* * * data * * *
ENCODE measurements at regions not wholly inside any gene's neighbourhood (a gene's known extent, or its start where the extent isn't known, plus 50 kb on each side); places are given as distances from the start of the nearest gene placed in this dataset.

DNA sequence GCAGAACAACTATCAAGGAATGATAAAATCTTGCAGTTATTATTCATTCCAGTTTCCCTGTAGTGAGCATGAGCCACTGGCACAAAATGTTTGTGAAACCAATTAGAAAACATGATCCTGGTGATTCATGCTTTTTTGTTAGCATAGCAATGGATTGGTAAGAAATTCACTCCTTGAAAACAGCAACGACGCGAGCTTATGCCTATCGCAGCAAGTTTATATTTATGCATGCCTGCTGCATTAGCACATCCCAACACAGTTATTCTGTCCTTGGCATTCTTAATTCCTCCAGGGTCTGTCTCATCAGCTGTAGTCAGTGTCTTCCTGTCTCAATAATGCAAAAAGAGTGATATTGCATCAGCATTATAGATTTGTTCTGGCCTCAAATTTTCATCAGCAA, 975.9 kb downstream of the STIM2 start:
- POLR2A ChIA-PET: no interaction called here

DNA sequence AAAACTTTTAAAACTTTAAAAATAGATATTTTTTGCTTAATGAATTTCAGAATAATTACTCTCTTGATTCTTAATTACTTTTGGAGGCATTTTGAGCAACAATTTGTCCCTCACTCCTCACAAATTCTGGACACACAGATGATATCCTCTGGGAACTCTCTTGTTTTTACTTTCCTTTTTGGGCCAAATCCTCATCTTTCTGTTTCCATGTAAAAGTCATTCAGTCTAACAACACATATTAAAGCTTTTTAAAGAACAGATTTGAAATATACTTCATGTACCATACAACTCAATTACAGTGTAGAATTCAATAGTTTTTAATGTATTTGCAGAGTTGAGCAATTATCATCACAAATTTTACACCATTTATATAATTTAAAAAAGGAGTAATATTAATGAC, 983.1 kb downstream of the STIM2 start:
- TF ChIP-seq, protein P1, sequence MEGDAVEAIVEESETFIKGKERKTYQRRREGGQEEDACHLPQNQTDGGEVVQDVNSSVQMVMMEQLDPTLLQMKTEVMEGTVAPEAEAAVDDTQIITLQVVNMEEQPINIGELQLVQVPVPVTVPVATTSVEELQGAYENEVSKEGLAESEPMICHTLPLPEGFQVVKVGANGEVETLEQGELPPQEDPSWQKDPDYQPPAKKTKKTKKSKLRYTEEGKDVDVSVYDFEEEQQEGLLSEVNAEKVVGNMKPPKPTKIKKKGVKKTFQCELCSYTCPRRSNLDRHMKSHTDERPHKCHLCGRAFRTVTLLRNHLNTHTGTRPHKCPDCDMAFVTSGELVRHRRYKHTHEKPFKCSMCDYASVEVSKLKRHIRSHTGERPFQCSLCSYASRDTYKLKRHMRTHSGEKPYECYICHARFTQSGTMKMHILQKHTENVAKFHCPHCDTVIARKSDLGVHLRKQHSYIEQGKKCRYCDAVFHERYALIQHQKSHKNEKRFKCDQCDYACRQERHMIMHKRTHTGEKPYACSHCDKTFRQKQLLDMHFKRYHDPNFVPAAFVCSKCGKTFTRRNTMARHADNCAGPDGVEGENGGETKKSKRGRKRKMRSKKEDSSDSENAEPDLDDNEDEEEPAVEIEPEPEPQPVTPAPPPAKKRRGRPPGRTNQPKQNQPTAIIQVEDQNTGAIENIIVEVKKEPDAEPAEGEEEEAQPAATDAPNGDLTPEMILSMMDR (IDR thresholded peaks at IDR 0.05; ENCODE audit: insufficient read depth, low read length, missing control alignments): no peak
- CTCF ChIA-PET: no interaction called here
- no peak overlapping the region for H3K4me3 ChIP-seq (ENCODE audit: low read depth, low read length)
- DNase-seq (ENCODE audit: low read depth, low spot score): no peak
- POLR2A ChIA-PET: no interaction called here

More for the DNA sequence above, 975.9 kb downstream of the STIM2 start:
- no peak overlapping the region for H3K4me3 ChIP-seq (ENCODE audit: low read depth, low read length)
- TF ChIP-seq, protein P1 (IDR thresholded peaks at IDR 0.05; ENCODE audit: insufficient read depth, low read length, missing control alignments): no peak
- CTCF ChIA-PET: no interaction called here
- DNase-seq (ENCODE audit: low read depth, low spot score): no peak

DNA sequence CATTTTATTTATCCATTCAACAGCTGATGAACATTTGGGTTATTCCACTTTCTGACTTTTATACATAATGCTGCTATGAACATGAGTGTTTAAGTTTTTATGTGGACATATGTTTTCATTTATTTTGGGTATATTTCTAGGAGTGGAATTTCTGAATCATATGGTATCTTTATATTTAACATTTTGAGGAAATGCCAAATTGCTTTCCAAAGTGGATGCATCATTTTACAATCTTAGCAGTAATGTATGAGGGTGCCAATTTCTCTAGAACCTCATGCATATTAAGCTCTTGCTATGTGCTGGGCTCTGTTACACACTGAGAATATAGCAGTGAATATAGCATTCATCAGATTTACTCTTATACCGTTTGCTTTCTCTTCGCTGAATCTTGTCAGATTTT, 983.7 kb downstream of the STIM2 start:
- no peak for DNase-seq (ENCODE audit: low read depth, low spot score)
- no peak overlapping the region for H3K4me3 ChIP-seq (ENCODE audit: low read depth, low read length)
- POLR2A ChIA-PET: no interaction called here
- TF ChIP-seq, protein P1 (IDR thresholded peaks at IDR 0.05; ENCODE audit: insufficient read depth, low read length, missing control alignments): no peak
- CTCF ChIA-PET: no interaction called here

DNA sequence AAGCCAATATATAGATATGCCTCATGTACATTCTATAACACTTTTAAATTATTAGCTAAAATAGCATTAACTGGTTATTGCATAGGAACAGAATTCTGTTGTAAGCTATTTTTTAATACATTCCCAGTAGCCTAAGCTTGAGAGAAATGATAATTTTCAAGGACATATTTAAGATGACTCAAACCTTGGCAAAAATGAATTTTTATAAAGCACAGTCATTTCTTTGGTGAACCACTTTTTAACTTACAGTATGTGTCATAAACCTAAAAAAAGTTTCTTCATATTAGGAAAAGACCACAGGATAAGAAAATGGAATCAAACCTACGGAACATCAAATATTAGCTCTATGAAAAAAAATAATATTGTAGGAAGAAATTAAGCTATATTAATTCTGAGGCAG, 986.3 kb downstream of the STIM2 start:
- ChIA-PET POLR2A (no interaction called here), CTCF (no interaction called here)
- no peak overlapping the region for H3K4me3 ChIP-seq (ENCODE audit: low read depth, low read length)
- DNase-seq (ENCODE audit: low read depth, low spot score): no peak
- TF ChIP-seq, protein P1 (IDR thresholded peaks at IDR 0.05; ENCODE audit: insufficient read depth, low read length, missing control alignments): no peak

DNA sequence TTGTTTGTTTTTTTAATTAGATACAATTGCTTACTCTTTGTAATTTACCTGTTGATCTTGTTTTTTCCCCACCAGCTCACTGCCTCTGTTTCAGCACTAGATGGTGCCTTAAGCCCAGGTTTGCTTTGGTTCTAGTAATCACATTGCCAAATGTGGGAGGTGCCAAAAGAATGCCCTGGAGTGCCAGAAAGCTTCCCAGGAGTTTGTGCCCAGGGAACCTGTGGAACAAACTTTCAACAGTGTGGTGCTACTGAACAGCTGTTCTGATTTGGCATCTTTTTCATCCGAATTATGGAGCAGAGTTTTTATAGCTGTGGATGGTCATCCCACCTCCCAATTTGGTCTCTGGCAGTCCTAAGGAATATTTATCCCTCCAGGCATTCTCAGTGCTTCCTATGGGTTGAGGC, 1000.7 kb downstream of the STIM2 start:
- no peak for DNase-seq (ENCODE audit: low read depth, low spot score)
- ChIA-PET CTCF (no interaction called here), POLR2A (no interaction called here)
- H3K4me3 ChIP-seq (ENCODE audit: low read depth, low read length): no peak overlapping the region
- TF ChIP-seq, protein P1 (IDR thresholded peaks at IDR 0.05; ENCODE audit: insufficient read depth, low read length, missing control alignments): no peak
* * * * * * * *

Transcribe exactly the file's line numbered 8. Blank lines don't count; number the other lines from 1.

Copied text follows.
- DNase-seq (ENCODE audit: low read depth, low spot score): no peak